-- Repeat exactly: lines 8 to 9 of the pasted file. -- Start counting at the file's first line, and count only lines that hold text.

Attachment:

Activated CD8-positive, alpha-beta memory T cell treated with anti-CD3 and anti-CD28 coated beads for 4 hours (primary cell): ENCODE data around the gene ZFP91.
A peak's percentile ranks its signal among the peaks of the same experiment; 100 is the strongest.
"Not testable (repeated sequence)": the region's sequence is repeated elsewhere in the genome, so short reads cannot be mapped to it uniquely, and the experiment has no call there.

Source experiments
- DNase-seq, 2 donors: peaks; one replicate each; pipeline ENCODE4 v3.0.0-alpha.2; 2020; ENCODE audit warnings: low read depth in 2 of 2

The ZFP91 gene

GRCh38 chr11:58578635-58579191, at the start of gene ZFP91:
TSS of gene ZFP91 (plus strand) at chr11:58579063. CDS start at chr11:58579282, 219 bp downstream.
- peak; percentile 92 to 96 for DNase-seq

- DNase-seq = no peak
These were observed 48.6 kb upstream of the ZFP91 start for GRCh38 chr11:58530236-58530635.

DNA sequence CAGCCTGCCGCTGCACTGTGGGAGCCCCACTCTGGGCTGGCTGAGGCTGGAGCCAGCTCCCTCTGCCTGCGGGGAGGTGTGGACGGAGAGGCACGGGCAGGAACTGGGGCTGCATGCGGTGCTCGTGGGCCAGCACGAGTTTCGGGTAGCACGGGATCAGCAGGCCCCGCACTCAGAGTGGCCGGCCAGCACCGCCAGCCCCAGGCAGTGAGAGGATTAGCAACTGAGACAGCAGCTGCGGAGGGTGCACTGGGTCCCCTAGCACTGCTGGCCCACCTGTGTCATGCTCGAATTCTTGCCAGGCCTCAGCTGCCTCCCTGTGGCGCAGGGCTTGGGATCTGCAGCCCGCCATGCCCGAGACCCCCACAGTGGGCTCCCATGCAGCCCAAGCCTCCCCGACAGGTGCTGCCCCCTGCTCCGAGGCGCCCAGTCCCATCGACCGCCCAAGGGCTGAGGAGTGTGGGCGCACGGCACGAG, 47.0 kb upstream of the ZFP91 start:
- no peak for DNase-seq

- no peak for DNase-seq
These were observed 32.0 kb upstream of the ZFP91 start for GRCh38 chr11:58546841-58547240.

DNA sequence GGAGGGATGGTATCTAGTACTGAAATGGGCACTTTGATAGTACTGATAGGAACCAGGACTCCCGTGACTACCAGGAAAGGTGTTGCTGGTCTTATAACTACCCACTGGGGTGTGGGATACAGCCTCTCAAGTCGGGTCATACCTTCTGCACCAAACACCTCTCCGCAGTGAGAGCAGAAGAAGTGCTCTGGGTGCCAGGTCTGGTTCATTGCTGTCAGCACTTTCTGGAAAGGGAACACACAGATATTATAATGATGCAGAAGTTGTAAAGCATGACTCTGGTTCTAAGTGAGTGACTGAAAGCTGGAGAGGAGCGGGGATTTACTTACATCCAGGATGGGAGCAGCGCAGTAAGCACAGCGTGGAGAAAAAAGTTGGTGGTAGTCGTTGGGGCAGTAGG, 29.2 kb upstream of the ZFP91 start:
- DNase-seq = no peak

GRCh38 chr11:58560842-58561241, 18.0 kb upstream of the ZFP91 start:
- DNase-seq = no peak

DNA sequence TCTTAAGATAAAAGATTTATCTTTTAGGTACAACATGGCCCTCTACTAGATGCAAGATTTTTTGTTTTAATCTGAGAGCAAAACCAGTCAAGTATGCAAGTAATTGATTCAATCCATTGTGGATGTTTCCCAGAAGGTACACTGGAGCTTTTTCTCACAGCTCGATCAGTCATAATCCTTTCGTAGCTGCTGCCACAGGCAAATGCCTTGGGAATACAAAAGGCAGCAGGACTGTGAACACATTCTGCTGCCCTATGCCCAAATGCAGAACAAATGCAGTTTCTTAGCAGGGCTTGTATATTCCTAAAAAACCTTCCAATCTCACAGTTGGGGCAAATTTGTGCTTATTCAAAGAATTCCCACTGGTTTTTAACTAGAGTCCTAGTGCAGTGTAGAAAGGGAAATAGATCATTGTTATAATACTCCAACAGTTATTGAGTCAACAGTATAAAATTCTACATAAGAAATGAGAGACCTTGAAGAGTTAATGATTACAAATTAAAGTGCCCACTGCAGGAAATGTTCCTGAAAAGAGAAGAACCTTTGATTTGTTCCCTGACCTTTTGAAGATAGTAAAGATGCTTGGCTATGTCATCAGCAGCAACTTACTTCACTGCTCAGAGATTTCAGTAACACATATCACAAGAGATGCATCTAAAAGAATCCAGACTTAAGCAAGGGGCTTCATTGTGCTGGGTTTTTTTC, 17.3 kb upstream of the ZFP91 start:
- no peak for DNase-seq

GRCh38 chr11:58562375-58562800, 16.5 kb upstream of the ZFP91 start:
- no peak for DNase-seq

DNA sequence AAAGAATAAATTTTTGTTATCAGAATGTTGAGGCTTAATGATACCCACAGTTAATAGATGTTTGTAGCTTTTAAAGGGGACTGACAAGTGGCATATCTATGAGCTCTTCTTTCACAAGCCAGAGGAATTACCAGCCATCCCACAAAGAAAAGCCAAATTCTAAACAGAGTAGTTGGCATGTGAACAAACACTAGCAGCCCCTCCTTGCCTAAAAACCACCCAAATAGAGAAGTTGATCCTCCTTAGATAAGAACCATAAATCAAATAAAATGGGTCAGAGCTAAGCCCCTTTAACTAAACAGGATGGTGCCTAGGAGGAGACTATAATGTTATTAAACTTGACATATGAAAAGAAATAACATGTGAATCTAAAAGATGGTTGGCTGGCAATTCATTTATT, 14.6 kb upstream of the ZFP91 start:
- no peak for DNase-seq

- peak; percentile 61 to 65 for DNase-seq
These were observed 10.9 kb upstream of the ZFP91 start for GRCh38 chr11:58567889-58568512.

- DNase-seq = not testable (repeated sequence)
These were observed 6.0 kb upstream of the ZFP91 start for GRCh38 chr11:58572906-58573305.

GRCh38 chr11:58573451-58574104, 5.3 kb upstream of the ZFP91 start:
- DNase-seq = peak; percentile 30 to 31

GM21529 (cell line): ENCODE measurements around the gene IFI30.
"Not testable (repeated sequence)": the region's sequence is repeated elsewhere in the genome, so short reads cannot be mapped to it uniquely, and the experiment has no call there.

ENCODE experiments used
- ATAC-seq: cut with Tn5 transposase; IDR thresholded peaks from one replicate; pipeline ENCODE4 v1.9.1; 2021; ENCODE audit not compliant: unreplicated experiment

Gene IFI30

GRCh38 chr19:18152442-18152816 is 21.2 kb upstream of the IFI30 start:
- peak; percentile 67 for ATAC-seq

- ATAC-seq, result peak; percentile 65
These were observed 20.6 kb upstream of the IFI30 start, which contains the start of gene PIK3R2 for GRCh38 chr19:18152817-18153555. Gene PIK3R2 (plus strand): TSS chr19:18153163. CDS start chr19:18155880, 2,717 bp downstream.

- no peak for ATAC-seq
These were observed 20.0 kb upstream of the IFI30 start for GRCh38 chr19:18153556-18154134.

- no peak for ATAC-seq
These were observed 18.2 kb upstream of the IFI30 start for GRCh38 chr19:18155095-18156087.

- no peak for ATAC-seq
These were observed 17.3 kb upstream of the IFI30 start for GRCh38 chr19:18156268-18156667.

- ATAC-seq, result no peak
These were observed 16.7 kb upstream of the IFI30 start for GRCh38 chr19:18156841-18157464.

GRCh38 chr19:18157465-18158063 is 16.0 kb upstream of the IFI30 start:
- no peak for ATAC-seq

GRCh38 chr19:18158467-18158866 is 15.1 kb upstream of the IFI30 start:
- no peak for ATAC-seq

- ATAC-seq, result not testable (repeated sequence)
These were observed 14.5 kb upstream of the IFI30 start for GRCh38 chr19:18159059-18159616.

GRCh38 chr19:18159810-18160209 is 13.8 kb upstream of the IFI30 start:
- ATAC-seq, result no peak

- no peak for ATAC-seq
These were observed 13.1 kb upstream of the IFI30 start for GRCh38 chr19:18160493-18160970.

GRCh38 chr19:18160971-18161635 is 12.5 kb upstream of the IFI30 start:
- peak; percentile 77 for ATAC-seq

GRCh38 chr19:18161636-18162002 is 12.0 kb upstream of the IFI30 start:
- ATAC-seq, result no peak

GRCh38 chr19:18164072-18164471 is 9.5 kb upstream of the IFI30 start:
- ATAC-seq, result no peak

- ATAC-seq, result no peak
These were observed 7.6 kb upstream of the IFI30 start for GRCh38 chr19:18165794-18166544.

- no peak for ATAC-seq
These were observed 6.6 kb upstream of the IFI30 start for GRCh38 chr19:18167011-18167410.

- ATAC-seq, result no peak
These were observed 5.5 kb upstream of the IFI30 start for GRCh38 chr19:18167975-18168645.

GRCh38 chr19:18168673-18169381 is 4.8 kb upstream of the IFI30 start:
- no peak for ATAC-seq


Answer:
TSS of gene ZFP91 (plus strand) at chr11:58579063. CDS start at chr11:58579282, 219 bp downstream.
- peak; percentile 92 to 96 for DNase-seq